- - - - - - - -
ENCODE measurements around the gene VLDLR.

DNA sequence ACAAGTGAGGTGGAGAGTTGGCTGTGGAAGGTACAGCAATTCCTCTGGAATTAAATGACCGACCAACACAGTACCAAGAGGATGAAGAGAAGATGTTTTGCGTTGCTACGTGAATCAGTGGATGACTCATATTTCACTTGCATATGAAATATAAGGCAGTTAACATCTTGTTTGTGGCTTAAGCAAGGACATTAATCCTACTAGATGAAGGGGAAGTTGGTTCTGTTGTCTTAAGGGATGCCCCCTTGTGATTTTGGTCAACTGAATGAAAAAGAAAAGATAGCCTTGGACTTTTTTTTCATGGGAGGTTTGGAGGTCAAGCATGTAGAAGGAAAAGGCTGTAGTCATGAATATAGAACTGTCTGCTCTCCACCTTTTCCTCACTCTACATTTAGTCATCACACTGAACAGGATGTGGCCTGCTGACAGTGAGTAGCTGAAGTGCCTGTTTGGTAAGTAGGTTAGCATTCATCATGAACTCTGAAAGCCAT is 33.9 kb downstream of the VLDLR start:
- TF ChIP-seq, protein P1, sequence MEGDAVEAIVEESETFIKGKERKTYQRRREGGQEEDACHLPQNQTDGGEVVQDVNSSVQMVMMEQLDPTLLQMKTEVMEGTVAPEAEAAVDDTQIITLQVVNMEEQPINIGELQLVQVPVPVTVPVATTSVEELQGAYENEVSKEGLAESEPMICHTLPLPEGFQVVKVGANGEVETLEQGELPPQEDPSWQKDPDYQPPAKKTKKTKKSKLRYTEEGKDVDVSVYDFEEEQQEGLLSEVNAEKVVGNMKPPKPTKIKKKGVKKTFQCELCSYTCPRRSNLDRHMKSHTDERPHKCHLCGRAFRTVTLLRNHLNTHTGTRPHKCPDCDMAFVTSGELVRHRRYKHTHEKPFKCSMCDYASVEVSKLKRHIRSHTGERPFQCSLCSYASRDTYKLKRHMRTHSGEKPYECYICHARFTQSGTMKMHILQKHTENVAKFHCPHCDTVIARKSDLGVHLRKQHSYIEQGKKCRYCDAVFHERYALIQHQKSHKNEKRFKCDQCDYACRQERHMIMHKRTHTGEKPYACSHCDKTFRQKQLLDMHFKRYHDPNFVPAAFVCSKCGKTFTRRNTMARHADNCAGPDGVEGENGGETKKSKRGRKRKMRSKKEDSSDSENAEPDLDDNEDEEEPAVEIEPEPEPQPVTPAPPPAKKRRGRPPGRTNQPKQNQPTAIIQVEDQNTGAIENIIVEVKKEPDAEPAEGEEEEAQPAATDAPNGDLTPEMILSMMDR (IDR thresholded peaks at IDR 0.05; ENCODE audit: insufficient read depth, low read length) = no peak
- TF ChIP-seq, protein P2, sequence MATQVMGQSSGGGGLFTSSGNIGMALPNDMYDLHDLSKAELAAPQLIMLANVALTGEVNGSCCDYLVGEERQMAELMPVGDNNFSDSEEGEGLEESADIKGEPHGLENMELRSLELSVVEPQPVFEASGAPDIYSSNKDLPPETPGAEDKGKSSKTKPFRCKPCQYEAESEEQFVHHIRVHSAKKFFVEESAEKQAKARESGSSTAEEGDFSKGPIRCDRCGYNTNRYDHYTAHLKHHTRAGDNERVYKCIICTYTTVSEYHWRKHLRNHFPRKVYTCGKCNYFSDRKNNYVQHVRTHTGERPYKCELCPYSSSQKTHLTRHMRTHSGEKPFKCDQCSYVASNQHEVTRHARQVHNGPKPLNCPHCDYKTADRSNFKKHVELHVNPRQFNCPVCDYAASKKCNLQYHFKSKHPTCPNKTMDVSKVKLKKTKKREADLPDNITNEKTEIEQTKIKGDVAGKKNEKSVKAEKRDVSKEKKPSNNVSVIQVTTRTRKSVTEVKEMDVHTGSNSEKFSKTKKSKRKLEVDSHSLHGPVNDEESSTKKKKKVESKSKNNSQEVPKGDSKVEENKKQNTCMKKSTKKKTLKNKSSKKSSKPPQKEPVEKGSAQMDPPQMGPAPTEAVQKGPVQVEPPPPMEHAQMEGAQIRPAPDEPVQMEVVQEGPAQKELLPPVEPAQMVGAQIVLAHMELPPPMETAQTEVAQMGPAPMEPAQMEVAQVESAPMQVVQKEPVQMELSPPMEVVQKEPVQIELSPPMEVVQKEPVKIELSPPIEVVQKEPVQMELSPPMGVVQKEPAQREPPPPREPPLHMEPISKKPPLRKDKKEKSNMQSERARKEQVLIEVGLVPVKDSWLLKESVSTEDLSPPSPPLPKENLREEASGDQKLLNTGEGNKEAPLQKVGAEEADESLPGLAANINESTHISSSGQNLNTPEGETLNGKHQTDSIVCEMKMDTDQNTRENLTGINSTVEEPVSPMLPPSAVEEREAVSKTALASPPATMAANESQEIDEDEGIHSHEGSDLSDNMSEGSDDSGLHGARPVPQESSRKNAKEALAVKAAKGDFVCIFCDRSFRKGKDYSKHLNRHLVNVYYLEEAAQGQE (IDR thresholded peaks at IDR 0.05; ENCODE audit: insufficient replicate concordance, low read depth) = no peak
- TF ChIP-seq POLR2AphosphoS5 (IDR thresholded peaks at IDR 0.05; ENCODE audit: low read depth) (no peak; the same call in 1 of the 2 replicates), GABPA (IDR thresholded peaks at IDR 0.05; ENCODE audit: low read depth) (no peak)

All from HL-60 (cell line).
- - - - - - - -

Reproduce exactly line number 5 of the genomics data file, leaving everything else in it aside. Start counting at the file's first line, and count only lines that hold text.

- TF ChIP-seq POLR2AphosphoS5 (IDR thresholded peaks at IDR 0.05; ENCODE audit: low read depth) (no peak; the same call in 1 of the 2 replicates), GABPA (IDR thresholded peaks at IDR 0.05; ENCODE audit: low read depth) (no peak)